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New York City B&Bs

By Kathy Passero
June 4, 2005
The one guaranteed way to find rooms under $100

With the average Manhattan hotel room weighing in at a whopping $250 a night, finding an affordable place to bed down in the Big Apple can seem as impossible as locating an empty taxi on a rainy day at rush hour. Even so-called budget hotels have become prohibitively pricey, thanks to the droves of tourists flocking to Gotham these days. But take heart. In the following pages, Budget Travel lets you in on Manhattan's best-kept lodging secret - and its last frontier for affordable stays - bed-and-breakfasts. There are hundreds of these cozy private accommodations sprinkled around New York City, many with double-occupancy rates as low as $80 to $95 - and that includes breakfast! What's more, B&Bs are mercifully immune to the city's 13.25 percent hotel tax and $2 nightly surcharge for rooms over $100.

What they're like Far from the typical small-town B&B - a sprawling four-story Victorian house with numerous guest rooms, lots of gingerbread, and kindly retiree owners - the New York version is often one extra bedroom in apartments belonging to busy, working New Yorkers who either (a) could use a bit of help paying their own skyscraper - high housing costs, (b) love meeting travelers from around the world and sharing their favorite city with them, or (c) both of the above.

The antithesis of huge, impersonal, 500-room tourist meccas in Times Square, B&Bs are as homey and personalized as lodging gets. In fact, many are tucked away in neighborhoods far from the madding crowds, where there's nary a hotel or tour bus in sight. You'll find funky artists' lofts in SoHo, quaint brick town houses on the tree-lined side streets of Greenwich Village, and posh high-rises with smartly uniformed doormen on the residential Upper East and Upper West Sides. As a B&B guest, not only will you get a chance to meet New Yorkers and see how they live, but in a sense you'll become a local during your stay, receiving your own set of keys and then coming and going as you please.

You book through organizations Another distinctive (although hardly unique) twist to New York's B&B scene is the fact that rather than call hosts directly as they would in other large American cities, Gotham-bound travelers contact one of a number of B&B booking agencies or reservations services that help visitors select suitable rooms from their rosters. The practice first took hold in New York in the early 1980s, with one or two start-up B&B agencies offering a mere handful of guest rooms - some priced as low as $15 a night (ah, the good old days). From those humble roots, the market has expanded to include not only small, purist agencies that still focus on a select group of 20 or 30 B&B rooms, but also mammoth operations boasting hundreds of hosted accommodations - as well as slightly higher-priced unhosted ones - in virtually every corner of Manhattan.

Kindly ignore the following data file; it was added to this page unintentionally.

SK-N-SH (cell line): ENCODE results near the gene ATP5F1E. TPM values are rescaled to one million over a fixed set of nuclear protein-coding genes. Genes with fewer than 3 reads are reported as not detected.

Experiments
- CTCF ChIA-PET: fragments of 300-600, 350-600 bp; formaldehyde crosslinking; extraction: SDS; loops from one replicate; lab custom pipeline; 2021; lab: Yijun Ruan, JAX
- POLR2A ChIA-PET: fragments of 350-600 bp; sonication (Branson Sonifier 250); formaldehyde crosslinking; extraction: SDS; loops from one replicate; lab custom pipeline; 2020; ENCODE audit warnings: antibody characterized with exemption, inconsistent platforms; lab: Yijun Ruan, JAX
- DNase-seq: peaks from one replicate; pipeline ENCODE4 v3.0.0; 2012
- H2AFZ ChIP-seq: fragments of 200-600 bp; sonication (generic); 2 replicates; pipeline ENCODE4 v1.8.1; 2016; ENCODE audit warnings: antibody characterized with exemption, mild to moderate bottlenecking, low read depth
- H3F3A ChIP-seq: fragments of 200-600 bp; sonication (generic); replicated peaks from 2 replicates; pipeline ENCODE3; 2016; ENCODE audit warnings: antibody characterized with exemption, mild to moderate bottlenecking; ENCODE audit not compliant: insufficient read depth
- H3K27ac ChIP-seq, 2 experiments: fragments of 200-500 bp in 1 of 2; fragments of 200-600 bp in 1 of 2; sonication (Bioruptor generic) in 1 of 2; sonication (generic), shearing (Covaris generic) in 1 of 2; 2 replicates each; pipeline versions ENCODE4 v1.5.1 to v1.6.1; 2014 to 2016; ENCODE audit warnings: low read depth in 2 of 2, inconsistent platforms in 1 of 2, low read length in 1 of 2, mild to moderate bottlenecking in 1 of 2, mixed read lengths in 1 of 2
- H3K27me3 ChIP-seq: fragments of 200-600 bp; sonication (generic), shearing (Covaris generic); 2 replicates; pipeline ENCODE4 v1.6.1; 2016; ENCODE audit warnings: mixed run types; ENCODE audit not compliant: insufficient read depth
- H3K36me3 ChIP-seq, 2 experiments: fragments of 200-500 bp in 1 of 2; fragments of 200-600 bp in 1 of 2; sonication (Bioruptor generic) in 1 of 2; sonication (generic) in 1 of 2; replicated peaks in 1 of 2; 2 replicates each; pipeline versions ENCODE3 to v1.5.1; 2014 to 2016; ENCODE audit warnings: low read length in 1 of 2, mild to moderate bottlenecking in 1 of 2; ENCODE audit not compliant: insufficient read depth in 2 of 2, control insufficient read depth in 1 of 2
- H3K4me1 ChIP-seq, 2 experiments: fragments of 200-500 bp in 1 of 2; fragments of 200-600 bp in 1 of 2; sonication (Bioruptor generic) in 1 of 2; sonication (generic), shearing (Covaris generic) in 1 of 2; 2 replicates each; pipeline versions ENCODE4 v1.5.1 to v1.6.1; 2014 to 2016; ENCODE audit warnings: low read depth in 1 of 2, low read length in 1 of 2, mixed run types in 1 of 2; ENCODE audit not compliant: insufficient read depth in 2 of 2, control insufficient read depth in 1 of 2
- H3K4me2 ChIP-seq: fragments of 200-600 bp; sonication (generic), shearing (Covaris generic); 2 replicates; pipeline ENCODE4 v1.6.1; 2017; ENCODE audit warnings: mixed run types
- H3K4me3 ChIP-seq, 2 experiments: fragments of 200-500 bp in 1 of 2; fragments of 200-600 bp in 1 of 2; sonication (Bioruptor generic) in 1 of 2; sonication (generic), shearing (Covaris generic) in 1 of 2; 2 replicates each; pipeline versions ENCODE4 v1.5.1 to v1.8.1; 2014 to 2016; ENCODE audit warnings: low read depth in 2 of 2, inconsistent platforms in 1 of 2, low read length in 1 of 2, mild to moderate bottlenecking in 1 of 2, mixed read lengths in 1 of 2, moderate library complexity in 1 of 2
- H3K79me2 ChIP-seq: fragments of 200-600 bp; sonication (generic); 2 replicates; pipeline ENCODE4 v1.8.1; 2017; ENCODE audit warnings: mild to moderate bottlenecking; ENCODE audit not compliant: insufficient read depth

The agencies' expertise lies in their ability to play matchmaker by asking you, the traveler, a series of written or verbal questions and using your answers to pinpoint the ideal spot for your stay. For example, if you're passionate about paintings, an agency might steer you toward lodgings a few blocks from Museum Mile; if you're a gourmet food lover, you might find yourself paired with a host who happens to be a chef or restaurant critic. One B&B host near Lincoln Center recalled a diehard opera buff who spent two weeks ensconced in her guest room and walked to the Metropolitan Opera House (a few blocks away) to watch Placido Domingo perform every night.

Our goals and our criteria To help you find as pleasing a perch as she did, we spent weeks pounding the pavement, scouting out various B&Bs around the city, and talking with hosts and guests, as well as those who run B&B services. Here's what to know before you go: First, because these are people's homes, the decor varies widely - we saw everything from cozy buttercup-yellow rooms filled with mementos from the owner's travels to bare lofts with exposed-brick walls and a single futon. Likewise, the privacy levels differ radically from place to place. Some guest rooms were demurely situated at the end of a hall with their own small, well-lit bath; others were separated from the owner's own bedroom by only one thin wall.

Next, though most rooms inspected for this article were clean, a few had floor-level mattresses on somewhat grubby carpeting, and many featured 20-year-old bathroom fixtures (quite common in NYC, but they may catch travelers used to spanking-new hotel baths off guard).